When filling out official documents you usually have the option of being single, divorced, or separated. I didn’t realize until I was older that listing yourself as separated on a form had more implications than “we don’t live together anymore.” But I never really understood the purpose of separation when you can get a divorce. I admit, even after practicing a few months in family law, I still didn’t know why. Now, though, I understand that there is a good reason to leave the option available.
Some historical context is important. I have to take you way back to the olden days of the 1960s. Before 1970 a couple could only get divorced for a very specific set of reasons, and one party had to be at fault: (1) adultery, (2) abandonment, (3) felony (domestic violence), and a couple of other minor variations. That meant that it was very difficult to get a divorce, and people would live in misery for years. There is even a famous case of a person in New York City who made her living getting “caught” in a hotel room by a “private investigator” with the husband, so that they could prove adultery.
In 1970 California introduced the concept of a “no fault divorce.” This means that the court didn’t have to find that either person was an evildoer, just that they didn’t want to be married anymore. The act, signed into law by then governor Ronald Reagan, set forth a new system where the parties would receive counseling through the courts, and then if they still wanted a divorce, they could proceed. It was designed to get rid of the lies (or, more politely, “legal charades”) and just acknowledge life the way that it really is. The original law had a thorough system of counselors and assistance before court, they hoped to keep more marriages together that way. Unfortunately there have always been budget shortfalls, and so the full system never really got off the ground. But the no fault divorce stuck.
Before no fault divorce was widely adopted, though, the courts needed a way to deal with the legions of unhappy couples who did not want to be together anymore, but who did not qualify for a divorce. If the courts ignored the problem then there would be thousands of people with no recourse if the other party was not being fair in a separation. So the courts recognized separation. This option did not need fault, only that the parties did not live together anymore. This is the reason for the quaint old name for the procedure: “separation from bed and board.” Before a no fault divorce, then, legal separation afforded couples a way to divide their assets and debts but avoid a full divorce.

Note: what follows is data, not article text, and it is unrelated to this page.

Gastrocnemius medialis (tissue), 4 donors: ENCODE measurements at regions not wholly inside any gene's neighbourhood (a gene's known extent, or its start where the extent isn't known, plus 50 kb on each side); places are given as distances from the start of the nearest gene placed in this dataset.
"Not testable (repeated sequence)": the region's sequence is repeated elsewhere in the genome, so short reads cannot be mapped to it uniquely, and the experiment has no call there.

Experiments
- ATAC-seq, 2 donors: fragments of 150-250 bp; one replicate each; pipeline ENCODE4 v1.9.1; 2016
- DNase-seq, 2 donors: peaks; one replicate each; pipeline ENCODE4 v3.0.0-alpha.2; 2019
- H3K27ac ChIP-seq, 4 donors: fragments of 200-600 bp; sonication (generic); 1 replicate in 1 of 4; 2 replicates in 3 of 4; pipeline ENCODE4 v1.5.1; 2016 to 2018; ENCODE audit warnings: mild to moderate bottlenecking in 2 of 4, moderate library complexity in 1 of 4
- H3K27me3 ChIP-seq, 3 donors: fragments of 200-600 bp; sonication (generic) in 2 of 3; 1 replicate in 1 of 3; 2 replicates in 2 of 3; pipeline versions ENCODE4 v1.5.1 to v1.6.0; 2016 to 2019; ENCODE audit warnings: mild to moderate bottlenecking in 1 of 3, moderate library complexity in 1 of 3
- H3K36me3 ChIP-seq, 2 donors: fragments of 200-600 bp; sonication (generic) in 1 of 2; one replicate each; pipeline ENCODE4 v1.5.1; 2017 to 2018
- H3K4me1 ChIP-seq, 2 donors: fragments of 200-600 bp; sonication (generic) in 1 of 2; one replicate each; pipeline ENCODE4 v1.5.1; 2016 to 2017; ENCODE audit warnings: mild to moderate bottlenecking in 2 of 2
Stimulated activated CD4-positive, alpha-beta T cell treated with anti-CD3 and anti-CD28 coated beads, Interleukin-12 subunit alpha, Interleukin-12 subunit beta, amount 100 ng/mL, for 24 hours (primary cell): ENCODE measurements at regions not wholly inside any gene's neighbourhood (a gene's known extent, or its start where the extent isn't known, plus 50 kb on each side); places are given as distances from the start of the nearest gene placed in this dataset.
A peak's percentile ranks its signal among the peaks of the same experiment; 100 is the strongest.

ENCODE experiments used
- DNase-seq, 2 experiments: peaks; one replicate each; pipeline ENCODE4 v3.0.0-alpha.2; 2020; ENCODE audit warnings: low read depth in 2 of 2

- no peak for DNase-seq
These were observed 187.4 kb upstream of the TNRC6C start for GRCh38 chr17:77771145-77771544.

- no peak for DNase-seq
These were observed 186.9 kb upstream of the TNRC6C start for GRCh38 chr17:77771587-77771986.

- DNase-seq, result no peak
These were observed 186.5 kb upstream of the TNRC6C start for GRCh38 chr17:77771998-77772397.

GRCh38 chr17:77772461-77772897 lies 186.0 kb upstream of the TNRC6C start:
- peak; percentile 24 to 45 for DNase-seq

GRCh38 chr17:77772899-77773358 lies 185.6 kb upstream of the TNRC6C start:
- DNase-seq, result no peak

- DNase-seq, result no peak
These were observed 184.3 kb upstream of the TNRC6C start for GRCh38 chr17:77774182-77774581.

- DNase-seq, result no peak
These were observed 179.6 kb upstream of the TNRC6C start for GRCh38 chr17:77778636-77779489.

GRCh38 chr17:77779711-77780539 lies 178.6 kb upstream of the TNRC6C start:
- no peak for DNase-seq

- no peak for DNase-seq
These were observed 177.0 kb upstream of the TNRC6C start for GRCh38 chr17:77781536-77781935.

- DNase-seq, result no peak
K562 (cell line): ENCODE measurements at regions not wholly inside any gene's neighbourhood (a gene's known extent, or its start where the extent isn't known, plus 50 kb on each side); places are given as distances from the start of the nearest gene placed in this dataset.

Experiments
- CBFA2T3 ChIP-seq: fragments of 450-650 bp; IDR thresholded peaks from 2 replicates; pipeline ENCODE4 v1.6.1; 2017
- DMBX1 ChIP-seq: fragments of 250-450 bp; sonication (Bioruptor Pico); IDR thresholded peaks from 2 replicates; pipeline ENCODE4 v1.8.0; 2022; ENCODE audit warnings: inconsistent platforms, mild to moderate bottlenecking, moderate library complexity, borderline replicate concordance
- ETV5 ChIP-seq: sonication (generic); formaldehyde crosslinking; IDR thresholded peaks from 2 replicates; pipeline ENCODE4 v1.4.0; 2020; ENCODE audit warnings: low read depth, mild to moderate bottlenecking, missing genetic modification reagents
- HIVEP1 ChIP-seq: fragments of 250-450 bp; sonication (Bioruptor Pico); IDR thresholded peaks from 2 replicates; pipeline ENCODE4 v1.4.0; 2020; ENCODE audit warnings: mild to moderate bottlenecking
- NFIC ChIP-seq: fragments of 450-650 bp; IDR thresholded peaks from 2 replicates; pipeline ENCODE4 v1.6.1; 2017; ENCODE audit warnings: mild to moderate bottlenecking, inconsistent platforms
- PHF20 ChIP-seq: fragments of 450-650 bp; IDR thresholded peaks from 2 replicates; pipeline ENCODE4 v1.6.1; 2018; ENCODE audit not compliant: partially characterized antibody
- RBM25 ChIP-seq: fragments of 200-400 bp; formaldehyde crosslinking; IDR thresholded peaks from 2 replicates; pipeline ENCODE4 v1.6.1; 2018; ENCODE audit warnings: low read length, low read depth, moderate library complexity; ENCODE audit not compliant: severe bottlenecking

So why do we still have legal separation if it is so easy to get a divorce? One of the most cited purposes is for religious reasons. Some deeply religious people believe that divorce is a sin, but also do not want to live with their spouse any more. A legal separation gives them the avenue to divide their possessions but to not be “divorced.” Another good reason is that some couples, while they are having troubles, need to separate but don’t necessarily want to get a divorce. This is particularly the case where there are children involved. Where a childless couple may just divide the assets among themselves, a couple with children will probably need a child support and visitation order in place. This allows the parents to work through their issues while still having a court sanctioned parenting plan. The best reason is that a legal separation is not a divorce. If the couple reconciles then it’s like the court case never happened. And they can change it to a divorce at any time. It offers flexibility that a divorce does not.
If you are thinking about a legal separation or divorce consider the following:
- Do I think that we might get back together again in the next 12-24 months?
- Do I have religious feelings that push me one way or the other?
- Do I want time to think about this before getting a full divorce?
- Is there a reason to pay all of the court costs to get this official, or can we just come to an agreement? If you can come to an agreement, both of you write it down and sign it. That may be better than going through the process of going to court.
If the two of you don’t agree on what will happen, don’t hesitate to consult a lawyer. We can tell you your options, and how the system works in your state. If you live in Colorado and would like to know your options, please visit MRutherfordLaw.Com and contact me.
Disclaimer: Nothing on this page is intended as legal advice, and should not be taken as legal advice. If you have a question you should consult with a lawyer. Meggin is certified to practice law only in the state of Colorado. Because of Colorado’s specific and often progressive laws this information will probably not apply to any other state. If you live in another state you should consult with a lawyer near you. This post does not confer any attorney client relationship, and no such relationship is formed until you and I have entered into an express contract. If you have any questions about any information on my blog please contact me at Meggin at MRutherfordLaw.com .